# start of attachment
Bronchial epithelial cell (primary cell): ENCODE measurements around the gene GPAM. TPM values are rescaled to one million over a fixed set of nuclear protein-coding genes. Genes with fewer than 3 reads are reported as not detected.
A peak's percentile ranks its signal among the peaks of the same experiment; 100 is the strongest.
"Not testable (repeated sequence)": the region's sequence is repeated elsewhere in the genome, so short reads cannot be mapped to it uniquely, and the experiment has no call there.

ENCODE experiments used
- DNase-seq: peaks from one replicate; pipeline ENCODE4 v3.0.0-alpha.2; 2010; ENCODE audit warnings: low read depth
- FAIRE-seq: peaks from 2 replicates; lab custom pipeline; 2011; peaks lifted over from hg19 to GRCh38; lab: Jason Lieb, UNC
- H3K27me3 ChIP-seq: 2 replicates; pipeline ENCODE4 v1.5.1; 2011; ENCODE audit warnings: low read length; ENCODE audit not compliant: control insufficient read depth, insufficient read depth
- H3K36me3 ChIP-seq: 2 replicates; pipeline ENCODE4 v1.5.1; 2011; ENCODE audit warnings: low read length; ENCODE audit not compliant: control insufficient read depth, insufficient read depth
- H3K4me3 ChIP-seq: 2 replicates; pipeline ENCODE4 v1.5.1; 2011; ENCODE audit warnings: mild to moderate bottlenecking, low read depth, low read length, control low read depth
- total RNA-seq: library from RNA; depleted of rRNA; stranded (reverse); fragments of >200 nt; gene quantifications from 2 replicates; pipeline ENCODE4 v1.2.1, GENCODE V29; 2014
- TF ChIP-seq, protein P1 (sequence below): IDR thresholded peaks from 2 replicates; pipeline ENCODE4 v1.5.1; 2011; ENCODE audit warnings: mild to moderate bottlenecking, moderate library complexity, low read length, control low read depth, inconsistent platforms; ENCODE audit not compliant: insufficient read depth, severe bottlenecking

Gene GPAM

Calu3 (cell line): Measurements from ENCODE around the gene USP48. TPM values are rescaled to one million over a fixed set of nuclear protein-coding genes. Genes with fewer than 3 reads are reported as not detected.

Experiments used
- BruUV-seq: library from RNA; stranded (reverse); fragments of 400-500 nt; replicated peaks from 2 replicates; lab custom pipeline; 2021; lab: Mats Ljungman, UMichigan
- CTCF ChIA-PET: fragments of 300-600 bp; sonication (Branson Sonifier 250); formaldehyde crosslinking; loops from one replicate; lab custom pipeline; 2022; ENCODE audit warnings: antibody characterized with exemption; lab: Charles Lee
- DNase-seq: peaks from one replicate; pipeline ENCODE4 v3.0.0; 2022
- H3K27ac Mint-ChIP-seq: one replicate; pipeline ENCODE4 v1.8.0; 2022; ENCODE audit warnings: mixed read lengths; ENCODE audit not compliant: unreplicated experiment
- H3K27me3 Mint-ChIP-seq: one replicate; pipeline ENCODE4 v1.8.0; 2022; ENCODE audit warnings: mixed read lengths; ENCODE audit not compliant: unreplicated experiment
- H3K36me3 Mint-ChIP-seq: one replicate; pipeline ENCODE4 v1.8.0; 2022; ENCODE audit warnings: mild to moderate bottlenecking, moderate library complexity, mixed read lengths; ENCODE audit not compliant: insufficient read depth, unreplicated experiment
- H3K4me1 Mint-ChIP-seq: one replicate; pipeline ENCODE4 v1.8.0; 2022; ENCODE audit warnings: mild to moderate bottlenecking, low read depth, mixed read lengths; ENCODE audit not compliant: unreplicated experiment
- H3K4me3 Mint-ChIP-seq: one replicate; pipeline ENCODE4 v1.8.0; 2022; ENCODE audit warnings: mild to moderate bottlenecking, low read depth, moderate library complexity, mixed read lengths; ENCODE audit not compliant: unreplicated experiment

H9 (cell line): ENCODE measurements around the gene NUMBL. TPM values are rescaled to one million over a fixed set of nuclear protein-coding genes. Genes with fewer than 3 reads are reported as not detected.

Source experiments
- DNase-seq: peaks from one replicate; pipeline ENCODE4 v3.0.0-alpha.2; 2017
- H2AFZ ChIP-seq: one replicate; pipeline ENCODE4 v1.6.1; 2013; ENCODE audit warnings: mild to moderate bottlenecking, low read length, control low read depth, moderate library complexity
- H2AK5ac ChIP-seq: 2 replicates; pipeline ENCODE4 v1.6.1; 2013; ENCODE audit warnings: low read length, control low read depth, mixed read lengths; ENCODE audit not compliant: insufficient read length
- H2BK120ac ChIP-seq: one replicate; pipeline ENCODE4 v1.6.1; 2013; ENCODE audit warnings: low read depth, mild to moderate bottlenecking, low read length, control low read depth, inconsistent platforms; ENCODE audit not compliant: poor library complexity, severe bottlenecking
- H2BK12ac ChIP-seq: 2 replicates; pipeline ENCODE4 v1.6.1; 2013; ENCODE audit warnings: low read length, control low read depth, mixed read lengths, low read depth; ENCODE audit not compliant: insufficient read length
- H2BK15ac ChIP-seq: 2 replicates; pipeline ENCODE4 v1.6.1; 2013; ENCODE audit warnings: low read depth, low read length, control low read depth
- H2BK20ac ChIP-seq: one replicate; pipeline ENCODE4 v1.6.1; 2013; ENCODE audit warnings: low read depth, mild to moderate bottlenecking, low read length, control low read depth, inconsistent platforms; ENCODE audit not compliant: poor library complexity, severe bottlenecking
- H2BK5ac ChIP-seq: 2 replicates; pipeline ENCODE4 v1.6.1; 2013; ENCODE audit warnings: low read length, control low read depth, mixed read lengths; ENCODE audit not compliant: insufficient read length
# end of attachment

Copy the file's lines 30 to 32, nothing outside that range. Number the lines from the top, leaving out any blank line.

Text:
- H2BK15ac ChIP-seq: 2 replicates; pipeline ENCODE4 v1.6.1; 2013; ENCODE audit warnings: low read depth, low read length, control low read depth
- H2BK20ac ChIP-seq: one replicate; pipeline ENCODE4 v1.6.1; 2013; ENCODE audit warnings: low read depth, mild to moderate bottlenecking, low read length, control low read depth, inconsistent platforms; ENCODE audit not compliant: poor library complexity, severe bottlenecking
- H2BK5ac ChIP-seq: 2 replicates; pipeline ENCODE4 v1.6.1; 2013; ENCODE audit warnings: low read length, control low read depth, mixed read lengths; ENCODE audit not compliant: insufficient read length